In addition to the impingement of the suspended matter within the gas stream onzthe washing liquid, it is believed that other phenomena may occur that contribute to the cleanlocities between gas and liquid, there is likewise opportunity for particle interception, particularly of the very fine sizes, as a result of molecular diffusion. It'is possible that static electricity charges induced by the friction of the high velocity gas flow past the liquid films may likewise "aid in capture of the suspended matter by'the liquid droplets. A further possibility is that due to the sudden cooling brought about by them- 'tr'oduction of the washing liquid and the rapid expansion of the gases within the venturi, mm

densation may occur with the particles of suspended matter as nuclei.

As the deceleration of th gas proceeds in the expansion section of the venturi, the droplets-of washing liquid with occluded matter tend to coalesce and therefore toseparate fromthe gas. The result is that a considerable portion of the washing liquid introduced into the throat appears as liquid that may be drained from the bottom of the venturi at the discharge end,-along with the intercepted suspended matter. The gas stream will, however, contain fine droplets in suspension that must be removed in order thoroughly to carry out the cleaning operation. To this end, the expansion section of the venturi may be connected to separating means indicated diagrammatically at 30, having an outlet for the cleaned gas at 32 and a drain forthe liquid and occluded matter at 34.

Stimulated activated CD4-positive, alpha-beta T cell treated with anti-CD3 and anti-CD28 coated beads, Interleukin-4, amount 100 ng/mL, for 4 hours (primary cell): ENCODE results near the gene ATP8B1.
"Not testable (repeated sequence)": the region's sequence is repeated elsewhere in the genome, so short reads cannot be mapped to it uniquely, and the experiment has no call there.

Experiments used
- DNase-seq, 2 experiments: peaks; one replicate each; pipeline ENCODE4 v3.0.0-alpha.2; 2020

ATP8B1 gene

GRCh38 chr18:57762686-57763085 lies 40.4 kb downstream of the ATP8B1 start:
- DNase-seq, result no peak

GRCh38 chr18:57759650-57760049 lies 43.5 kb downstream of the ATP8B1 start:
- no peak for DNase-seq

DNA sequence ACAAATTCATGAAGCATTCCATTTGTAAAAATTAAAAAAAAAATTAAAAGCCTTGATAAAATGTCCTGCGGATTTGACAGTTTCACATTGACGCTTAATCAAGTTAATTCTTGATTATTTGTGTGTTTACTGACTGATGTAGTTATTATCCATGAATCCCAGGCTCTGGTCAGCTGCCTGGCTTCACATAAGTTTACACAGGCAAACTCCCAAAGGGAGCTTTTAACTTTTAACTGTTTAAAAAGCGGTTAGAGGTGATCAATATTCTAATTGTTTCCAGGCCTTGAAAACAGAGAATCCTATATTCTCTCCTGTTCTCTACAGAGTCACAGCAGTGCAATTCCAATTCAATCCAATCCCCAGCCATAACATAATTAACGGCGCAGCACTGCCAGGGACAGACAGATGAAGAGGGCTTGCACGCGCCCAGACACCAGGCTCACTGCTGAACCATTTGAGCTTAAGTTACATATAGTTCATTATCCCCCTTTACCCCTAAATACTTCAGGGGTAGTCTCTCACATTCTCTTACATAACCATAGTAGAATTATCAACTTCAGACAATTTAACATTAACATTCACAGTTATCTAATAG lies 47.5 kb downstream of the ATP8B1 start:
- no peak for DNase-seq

The separating means may be of any conventional type that is effective to remove entrained liquid droplets from a gas stream. Apparatus employing centrifugal force to effect the separation, such as the cyclone and the bafile type, is suitable. The effect of centrifugal force. is to cause the droplets to move transversely of the .gas fiow toward the boundary of the gas stream where they may be collected and withdrawn along with the intercepted matter. While itis be.-

lieved that a very substantial proportion of the suspended matter is intercepted by the droplets within the venturi, due to the effectiveness of the sweeping action provided by the extensive relative motion of gas and droplets, nevertheless the possibility of intercepting any-remaining sus- I pended matter during the separation of the droplets from the gas must not be overlooked'in considering the type of separator to be employed.